I came away from Wednesday’s Freightway meeting better informed, but also alarmed by the lack of civility. The level of vitriol hurled at our board of trustees by community speakers was shameful. Opinions were expressed angrily, the board treated like an enemy. At one point, I overheard a woman in line hissing loudly that the trustees were liars, without evidence. Almost no one offered a “thank you” for the trustees’ clearly extensive work.

This board of trustees is highly qualified with a wealth of financial, legal, business and real estate expertise. An informed group, they commit hours to village business, so we don’t have to. It is worth noting that one seasoned presenter commented that in his decades of municipal work, he had never seen a process more inclusive. Our board asked the community to engage, so berating them for it is embarrassing.

I was also alarmed by the way people discussed possible rental apartments. It was said several times that Scarsdale was built as a community of single-family homes, but that might not be a past to laude. Historically, limiting apartments was a technique employed by affluent communities to restrict access and remain exclusive enclaves. Even if built as luxury spaces, there is a current of ugliness about apartments that I hope will evaporate — we are better than that.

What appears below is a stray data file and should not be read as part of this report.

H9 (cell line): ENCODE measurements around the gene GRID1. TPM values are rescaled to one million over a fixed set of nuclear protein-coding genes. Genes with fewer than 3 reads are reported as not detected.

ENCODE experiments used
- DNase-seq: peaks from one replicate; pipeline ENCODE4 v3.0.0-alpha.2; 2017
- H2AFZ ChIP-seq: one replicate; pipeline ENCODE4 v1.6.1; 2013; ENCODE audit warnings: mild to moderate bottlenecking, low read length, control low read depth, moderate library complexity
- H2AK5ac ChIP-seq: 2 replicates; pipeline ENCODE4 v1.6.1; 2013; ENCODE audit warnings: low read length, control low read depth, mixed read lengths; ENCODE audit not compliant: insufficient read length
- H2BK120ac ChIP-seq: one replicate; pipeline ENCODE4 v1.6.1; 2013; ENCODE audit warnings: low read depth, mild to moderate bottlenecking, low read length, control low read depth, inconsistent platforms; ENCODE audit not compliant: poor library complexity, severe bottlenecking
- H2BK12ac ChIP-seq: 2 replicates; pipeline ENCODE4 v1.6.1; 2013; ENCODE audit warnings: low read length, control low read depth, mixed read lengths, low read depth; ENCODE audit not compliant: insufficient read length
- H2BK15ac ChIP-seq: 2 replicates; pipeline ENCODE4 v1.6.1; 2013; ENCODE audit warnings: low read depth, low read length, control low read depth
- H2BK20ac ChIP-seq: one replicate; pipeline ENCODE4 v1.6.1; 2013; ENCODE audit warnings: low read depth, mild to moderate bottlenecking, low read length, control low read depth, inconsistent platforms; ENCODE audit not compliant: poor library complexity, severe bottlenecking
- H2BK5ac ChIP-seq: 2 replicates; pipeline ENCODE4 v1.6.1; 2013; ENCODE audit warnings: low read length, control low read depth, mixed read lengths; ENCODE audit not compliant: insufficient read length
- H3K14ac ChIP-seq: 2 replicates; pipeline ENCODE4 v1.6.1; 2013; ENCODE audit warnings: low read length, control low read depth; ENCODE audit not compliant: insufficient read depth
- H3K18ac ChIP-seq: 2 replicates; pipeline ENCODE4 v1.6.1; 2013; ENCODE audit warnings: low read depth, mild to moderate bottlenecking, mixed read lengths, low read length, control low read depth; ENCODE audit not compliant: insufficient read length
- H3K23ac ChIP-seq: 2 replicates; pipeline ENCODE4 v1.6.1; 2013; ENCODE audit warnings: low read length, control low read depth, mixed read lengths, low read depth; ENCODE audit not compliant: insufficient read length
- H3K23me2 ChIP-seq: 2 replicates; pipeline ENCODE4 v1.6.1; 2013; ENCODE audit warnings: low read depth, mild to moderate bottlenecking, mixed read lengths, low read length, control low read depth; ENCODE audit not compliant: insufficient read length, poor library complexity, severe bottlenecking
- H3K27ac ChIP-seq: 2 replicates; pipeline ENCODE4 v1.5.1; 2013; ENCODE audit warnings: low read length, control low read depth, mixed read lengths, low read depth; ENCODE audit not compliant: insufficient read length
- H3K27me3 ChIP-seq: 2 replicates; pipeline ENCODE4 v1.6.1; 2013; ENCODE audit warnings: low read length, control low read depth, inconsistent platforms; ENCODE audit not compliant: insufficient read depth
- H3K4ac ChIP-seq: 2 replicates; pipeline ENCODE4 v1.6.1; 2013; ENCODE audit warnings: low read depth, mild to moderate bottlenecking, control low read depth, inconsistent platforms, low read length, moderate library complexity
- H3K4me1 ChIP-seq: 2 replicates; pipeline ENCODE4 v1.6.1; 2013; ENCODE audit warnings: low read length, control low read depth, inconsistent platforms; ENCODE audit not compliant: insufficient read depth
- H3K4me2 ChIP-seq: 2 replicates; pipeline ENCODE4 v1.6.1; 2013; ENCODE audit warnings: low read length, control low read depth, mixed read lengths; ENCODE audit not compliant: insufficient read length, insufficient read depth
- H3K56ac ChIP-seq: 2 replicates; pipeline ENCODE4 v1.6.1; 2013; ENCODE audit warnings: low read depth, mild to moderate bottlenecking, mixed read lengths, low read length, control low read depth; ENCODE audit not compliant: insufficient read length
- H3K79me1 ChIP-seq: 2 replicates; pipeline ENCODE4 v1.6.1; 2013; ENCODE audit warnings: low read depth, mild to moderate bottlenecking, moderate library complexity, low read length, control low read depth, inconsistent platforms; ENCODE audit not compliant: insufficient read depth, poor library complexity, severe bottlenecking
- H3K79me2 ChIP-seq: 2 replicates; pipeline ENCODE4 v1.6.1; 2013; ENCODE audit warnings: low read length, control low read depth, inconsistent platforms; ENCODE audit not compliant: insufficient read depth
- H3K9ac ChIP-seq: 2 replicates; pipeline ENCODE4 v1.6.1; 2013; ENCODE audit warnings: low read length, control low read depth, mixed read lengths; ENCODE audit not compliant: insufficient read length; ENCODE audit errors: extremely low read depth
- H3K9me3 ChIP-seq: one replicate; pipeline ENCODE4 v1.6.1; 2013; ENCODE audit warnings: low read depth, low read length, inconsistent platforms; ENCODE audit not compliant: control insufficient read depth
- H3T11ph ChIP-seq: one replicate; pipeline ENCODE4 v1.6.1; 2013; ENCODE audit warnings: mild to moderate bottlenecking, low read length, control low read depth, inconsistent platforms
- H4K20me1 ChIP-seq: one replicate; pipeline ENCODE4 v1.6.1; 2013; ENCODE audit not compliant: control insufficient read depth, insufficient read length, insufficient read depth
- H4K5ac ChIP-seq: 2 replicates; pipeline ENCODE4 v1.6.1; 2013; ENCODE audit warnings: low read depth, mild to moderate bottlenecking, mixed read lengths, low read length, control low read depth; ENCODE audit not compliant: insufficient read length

Scarsdale is neither a transient community nor is it a lifelong entitlement, but I can imagine ways that apartments could serve us, both as entry homes to new families and retirement pads, with tremendous conveniences. As stated repeatedly, impact studies must include schools to understand demographics, tax burdens and educational needs, and ways to equitably welcome kids. And, if the decline in recent enrollment is a trend, we might need them. Our schools can only offer rich and varied curricula with a critical mass.

With a literal cost to doing nothing looming (i.e., fixing the garage), why not engage a partner who can pay for needed studies? No doubt a developer will be incentivized by an upside for itself, which seems to universally be apartments, but the programs have room for creativity and public amenities, which experience proves hard to fund. The board stated repeatedly, if a design is not a good fit, we walk — but we walk better informed. Agree or not, this is reasonable and I will remain open minded.